More must be done to address domestic abuse, sexual harassment, and the increasing violence against women and girls. For the next 16 Days we will be using our social media to raise awareness about what domestic abuse is, giving insight into how our domestic abuse services work to safeguard victims and children, and demonstrating how and why we need to take action to stop perpetrators reoffending. Over the next 16 days you can expect to see on our social media: 

  • Statistics shining the light on the current state of domestic abuse in the UK. 
  • Insight into the different forms of domestic abuse and what these can look like.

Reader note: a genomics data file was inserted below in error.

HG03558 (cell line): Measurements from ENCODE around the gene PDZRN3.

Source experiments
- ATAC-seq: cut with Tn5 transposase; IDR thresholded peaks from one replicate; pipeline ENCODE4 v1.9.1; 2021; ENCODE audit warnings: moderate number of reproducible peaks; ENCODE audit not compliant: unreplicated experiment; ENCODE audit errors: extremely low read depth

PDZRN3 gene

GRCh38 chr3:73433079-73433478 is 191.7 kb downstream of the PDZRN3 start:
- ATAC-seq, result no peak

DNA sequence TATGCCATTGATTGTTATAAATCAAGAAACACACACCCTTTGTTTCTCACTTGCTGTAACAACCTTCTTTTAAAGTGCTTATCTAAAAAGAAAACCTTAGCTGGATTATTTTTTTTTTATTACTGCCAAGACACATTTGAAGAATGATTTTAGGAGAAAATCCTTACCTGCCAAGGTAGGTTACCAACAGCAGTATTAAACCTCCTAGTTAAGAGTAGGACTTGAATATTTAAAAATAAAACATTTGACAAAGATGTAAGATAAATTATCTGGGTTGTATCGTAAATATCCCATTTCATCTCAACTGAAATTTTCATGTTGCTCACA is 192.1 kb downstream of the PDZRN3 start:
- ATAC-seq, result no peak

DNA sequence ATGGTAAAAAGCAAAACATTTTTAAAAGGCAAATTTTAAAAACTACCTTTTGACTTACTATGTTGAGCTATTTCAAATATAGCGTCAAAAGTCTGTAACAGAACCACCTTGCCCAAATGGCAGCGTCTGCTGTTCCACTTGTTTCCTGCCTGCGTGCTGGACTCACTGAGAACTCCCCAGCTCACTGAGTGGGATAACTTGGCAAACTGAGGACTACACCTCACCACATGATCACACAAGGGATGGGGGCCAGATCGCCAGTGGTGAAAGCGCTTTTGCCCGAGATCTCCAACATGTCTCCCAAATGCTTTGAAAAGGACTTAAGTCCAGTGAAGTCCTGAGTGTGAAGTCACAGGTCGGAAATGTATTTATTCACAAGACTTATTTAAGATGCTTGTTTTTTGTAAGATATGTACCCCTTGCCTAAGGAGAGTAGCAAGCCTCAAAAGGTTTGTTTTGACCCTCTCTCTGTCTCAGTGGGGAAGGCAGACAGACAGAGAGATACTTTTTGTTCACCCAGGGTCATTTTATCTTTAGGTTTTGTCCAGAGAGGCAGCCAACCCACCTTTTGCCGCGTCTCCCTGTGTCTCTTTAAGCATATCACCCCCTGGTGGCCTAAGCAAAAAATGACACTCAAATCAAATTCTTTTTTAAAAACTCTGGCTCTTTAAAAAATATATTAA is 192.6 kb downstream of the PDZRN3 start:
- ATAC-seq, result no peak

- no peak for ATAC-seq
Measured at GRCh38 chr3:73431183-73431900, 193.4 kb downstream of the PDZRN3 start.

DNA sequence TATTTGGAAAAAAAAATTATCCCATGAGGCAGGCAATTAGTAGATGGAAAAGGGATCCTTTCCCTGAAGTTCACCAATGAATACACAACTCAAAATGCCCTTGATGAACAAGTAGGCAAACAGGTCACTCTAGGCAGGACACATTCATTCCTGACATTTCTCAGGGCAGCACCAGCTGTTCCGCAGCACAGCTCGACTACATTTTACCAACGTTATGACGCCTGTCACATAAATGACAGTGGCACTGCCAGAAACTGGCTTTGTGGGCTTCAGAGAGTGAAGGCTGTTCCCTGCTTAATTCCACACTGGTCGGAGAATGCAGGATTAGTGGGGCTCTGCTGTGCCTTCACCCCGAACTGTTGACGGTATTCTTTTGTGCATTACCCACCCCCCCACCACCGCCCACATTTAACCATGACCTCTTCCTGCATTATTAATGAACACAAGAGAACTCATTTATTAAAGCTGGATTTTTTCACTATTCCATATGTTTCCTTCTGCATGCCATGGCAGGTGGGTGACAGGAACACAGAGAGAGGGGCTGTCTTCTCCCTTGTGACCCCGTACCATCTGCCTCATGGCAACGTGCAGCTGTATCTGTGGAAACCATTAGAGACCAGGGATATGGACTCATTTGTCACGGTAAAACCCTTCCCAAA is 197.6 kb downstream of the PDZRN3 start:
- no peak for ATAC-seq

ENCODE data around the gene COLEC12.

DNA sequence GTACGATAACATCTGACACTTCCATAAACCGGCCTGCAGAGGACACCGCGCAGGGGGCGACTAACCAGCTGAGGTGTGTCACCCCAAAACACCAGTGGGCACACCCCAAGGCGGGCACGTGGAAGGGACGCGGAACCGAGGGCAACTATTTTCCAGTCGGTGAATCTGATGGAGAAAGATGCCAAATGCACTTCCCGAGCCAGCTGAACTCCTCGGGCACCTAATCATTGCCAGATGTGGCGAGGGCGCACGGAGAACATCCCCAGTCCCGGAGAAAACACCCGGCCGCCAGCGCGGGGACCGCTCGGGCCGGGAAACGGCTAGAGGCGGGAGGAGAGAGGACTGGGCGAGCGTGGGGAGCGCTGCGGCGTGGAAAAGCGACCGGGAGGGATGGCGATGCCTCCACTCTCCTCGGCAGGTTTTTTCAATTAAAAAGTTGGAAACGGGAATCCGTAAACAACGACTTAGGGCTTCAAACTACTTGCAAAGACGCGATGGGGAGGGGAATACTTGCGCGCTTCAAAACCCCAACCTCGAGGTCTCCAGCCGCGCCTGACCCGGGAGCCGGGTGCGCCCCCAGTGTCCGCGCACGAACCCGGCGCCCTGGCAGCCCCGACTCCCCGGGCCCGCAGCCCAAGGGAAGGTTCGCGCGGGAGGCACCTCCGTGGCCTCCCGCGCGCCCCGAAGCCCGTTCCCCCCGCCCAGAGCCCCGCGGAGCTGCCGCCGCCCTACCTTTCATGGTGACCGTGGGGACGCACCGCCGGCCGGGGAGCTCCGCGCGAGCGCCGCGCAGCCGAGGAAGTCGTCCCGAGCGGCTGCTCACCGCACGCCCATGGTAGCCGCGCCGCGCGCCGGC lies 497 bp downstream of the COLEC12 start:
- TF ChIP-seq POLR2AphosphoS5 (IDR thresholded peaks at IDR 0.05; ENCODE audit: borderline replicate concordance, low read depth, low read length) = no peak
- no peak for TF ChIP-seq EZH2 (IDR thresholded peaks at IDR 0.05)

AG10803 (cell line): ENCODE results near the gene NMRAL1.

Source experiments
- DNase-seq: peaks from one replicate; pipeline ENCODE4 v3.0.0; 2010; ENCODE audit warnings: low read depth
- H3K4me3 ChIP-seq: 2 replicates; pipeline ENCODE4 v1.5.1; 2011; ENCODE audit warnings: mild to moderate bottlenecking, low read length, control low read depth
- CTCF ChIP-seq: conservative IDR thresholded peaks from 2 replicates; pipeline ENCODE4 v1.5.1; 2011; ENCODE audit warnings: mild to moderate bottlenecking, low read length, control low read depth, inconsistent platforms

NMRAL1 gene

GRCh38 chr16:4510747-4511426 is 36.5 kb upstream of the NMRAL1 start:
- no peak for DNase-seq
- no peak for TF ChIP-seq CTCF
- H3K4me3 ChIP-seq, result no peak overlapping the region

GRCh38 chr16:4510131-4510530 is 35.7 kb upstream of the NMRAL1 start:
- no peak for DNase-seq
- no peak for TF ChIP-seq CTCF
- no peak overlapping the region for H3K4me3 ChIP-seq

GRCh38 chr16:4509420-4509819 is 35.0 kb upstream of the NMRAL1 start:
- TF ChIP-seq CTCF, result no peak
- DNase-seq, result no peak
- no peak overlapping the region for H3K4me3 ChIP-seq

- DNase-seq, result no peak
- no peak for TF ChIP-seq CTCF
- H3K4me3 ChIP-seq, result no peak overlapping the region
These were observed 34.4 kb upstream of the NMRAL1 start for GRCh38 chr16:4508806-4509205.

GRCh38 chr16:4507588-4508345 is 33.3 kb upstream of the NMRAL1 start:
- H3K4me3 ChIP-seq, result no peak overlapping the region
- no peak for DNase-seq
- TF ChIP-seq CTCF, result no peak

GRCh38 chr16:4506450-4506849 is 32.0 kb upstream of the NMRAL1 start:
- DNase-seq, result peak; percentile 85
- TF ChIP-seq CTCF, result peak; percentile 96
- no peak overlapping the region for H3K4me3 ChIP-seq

• Personal stories from people who have used our services, including perpetrators. 
  • Putting the focus on our specialist work with perpetrators of domestic abuse. 
  • Signposting to helplines/support and other valuable learning resources. 
  • Insight into the impact of domestic abuse on children and young people. 
  • And much more… 

Approximately 400,000 perpetrators per year cause medium and high levels of harm, yet fewer than 1% received specialist intervention that might stop the violence.

Specialist interventions like our Domestic Violence Prevention Programme (DVPP) delivered through our Domestic Abuse divisions, exist to address the abusive behaviours of perpetrators. These interventions allow us to get to the root cause of domestic abuse, helping to stop reoffending. Our domestic abuse services are pioneers in working with perpetrators. In fact, our DVIP division had one of the first Domestic Violence Prevention Programmes to be fully accredited by Respect UK, the national accreditation body in the UK.